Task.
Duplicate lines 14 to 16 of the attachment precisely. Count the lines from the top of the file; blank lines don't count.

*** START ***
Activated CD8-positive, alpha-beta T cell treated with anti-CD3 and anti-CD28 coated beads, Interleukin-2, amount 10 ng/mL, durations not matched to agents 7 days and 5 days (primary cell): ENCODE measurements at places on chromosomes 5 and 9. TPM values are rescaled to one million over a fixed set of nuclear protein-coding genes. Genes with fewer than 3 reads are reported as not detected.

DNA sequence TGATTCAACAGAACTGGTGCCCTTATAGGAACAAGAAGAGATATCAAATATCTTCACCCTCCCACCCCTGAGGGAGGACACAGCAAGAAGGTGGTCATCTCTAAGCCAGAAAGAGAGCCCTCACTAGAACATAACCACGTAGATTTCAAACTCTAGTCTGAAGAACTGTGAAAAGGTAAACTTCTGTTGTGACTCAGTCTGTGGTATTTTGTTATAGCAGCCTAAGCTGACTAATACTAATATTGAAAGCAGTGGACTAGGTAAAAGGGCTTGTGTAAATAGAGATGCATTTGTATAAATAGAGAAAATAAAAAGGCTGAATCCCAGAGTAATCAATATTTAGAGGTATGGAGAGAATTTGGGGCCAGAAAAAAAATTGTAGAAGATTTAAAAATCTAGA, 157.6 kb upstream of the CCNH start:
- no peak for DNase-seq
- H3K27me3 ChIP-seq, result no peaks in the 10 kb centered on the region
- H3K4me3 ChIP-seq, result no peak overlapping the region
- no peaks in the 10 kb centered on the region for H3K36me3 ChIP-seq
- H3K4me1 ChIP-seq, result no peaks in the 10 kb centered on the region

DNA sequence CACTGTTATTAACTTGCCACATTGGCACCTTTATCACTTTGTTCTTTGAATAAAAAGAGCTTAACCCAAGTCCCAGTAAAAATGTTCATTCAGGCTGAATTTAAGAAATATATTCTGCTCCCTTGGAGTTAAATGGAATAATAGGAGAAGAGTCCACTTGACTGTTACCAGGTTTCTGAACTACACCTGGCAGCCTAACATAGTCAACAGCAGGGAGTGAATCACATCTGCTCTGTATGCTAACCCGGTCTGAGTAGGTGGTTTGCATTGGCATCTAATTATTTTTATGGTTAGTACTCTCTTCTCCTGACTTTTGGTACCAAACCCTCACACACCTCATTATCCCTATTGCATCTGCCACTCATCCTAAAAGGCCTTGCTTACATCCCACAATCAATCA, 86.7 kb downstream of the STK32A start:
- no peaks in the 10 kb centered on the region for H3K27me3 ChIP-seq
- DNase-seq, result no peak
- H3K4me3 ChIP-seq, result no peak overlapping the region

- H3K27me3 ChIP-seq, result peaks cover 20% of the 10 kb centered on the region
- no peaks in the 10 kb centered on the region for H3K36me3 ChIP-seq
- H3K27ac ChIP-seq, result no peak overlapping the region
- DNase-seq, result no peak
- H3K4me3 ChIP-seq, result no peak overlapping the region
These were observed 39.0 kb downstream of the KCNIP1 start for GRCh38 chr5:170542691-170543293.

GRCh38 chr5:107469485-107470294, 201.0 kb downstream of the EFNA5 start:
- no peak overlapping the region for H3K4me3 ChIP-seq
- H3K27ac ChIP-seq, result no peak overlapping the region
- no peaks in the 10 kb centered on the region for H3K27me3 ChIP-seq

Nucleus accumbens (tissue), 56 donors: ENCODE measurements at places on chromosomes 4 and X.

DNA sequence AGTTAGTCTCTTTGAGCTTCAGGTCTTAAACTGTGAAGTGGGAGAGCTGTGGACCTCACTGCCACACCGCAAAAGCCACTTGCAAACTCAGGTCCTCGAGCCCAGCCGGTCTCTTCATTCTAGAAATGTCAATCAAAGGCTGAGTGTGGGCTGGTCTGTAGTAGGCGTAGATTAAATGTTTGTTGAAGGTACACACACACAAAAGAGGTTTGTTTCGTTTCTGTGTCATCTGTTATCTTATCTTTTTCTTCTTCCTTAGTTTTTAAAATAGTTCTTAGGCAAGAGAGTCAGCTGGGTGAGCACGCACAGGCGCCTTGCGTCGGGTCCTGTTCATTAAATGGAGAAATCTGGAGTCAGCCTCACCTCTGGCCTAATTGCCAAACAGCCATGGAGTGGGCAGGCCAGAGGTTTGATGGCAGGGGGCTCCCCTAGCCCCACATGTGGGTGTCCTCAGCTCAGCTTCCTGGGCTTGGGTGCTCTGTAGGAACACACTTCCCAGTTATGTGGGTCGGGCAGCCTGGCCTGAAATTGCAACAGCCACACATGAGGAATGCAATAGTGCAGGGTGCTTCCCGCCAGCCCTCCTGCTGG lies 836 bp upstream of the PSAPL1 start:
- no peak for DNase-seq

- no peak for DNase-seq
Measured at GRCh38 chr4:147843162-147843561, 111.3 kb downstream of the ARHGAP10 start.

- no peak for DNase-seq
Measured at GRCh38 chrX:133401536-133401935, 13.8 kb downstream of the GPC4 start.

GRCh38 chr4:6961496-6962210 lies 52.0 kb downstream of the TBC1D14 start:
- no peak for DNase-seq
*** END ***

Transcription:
- H3K27ac ChIP-seq, result no peak overlapping the region
- DNase-seq, result no peak
- H3K4me3 ChIP-seq, result no peak overlapping the region